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McAfee issues a New Report on Global Cyber Spying – 72 Targets Identified – What Is Your Info Security Group Doing To Protect You?

August 3, 2011

Today, McAfee issued a report on Wednesday saying it had identified cyberattacks that lasted for up to five years on a wide range of governments, American corporations and United Nations groups.  McAfee announced that had alerted the 72 targets it identified and also informed law enforcement agencies, who are now said to be investigating the matter.  For some interesting download the14-page report (link at the bottom of this posting).  The report entitled, Operation Shady Rat (love the title!), calls the attacks highly sophisticated and says they appear to have been operated by a government body, which it declined to name.

McAfee identified 72 compromised parties in the just issued report: Operation Shady RAT

Although the country was not named, China has repeatedly been the focus of suspicion in such cases. The report comes after high-profile cyberattacks aimed at the International Monetary Fund, Sony and the Lockheed Martin Corporation, America’s largest military contractor.

Although in recent months there have been an alarming number of reports about computer spying, many offer few details, citing concern for the targets’ privacy. Operation Shady Rat offers little detail about the cases, what kinds of documents were stolen or what kind of evidence was found to determine the perpetrator was a government body. The report said that 49 targets were in the United States and that governments, companies, and organizations in Canada, Japan, South Korea, Taiwan, Switzerland and Britain were also targets multiple times.

In the report, McAfee notes that it learned of the hacking campaign last March, when it discovered logs of attacks while reviewing the contents of a server it had discovered in 2009 as part of an investigation into security breaches at defense companies. It dubbed the attacks Operation Shady RAT — RAT stands for remote access tool, a type of software used to access computer networks. The company dated the earliest breaches to mid-2006, though it said other intrusions might have gone undetected. The duration of the attacks ranged from a month to what McAfee said was a sustained 28-month attack against an Olympic committee of an unidentified Asian nation.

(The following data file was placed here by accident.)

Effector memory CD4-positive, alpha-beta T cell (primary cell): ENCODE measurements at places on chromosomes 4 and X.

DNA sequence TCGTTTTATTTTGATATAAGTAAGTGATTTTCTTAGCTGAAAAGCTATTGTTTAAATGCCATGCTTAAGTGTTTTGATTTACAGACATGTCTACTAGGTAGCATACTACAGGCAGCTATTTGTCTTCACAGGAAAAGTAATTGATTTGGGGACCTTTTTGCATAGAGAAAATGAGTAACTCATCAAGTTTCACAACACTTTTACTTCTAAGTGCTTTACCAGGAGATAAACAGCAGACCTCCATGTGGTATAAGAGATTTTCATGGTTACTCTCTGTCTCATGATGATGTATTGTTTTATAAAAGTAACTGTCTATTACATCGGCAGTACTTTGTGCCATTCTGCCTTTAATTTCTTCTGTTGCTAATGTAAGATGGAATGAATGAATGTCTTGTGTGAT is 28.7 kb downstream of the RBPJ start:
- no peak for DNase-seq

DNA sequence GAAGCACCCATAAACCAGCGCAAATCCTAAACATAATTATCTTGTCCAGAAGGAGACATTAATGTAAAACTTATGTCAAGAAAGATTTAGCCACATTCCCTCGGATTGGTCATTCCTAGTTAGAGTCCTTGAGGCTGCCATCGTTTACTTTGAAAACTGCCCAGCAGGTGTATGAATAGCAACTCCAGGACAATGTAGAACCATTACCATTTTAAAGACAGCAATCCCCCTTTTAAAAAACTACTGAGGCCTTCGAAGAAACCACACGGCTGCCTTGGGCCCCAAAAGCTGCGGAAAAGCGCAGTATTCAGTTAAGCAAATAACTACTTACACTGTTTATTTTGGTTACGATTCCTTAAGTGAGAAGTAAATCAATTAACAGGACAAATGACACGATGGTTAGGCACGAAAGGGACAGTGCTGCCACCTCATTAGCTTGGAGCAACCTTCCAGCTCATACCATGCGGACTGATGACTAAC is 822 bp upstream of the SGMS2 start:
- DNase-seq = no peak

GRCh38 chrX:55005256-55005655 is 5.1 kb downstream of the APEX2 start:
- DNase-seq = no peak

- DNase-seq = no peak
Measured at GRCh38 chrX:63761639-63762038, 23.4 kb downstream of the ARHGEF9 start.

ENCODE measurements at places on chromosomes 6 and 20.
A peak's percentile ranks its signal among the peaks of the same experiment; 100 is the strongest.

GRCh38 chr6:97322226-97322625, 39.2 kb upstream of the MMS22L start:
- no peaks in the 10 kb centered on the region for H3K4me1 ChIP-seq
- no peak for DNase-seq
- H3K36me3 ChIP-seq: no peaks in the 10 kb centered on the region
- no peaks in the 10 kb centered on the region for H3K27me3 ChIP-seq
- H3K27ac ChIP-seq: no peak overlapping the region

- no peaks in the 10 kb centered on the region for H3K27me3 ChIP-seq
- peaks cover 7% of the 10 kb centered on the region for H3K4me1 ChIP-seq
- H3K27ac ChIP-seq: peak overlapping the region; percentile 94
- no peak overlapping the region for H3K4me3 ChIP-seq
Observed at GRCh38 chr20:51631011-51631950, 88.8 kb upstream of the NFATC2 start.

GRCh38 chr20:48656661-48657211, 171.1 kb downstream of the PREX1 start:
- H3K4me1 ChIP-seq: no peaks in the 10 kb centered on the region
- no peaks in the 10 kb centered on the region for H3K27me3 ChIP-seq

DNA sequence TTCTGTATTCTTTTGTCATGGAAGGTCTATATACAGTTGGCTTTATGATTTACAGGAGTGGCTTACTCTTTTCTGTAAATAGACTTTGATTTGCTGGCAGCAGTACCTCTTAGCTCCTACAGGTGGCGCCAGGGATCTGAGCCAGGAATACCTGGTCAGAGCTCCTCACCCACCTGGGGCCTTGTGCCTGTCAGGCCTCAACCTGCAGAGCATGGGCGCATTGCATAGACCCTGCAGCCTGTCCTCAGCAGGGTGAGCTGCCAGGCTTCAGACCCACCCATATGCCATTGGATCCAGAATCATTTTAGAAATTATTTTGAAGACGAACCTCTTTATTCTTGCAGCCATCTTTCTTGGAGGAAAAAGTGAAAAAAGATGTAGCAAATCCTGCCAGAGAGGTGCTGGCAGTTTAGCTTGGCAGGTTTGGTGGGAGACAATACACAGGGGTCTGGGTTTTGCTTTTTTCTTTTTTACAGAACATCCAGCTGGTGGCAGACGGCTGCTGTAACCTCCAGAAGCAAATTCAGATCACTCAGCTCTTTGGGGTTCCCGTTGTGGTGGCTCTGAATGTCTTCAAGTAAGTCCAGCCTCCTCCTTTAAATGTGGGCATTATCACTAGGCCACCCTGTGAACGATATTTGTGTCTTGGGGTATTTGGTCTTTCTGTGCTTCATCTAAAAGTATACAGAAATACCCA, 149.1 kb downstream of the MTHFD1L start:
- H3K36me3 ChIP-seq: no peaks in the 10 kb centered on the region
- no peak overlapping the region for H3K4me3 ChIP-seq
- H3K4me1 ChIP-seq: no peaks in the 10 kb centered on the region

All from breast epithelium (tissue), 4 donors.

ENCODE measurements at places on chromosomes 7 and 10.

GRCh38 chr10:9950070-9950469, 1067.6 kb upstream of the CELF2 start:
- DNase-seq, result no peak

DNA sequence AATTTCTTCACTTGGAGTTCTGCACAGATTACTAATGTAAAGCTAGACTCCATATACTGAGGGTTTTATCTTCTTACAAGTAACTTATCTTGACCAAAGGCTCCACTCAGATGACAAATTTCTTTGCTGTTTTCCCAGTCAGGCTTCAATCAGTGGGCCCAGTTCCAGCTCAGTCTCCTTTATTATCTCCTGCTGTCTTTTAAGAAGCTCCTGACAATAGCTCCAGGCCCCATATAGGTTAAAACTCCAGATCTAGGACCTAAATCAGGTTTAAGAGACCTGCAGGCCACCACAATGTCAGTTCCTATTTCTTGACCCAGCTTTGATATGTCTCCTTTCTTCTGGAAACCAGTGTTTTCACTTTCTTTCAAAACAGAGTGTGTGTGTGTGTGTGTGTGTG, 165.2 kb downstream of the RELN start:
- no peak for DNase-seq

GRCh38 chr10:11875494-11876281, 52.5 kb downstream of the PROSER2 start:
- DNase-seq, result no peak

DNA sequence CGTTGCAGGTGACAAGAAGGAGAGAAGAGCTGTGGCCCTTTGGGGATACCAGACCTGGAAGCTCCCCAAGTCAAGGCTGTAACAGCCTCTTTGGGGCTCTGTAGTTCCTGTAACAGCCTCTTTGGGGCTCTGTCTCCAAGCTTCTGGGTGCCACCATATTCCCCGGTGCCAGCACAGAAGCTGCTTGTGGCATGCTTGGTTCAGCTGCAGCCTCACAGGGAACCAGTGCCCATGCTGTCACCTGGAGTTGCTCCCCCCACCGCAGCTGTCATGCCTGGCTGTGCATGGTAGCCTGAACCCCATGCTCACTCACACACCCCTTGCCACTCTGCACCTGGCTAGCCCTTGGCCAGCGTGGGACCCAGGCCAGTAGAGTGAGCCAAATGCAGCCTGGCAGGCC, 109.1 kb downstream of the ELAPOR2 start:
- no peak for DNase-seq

Cyber security is now a major international concern, with hackers gaining access sensitive corporate and military secrets, including intellectual property. In some attacks, the culprits are believed to be professional hackers engaged in disrupting an organization’s operations for the sheer pleasure of it (such as the group Anonymous), or perhaps seeking revenge. There are also growing concerns that some of the cyberattacks are being carried out by nation-states, particularly after Google said last year that Chinese hackers stole some of the company’s source code. Many security experts say the Chinese government has built up a sophisticated cyber warfare unit and that the government may be partnering with professional hackers.

If you haven’t spoken with your Information Security group in your organization about their current plans regarding cyber security, you might want to move this up on your to-do-list and forward them a copy of this white paper.

McAfee White Paper:  Operation Shady RAT:  http://www.mcafee.com/us/mcafee-labs.aspx

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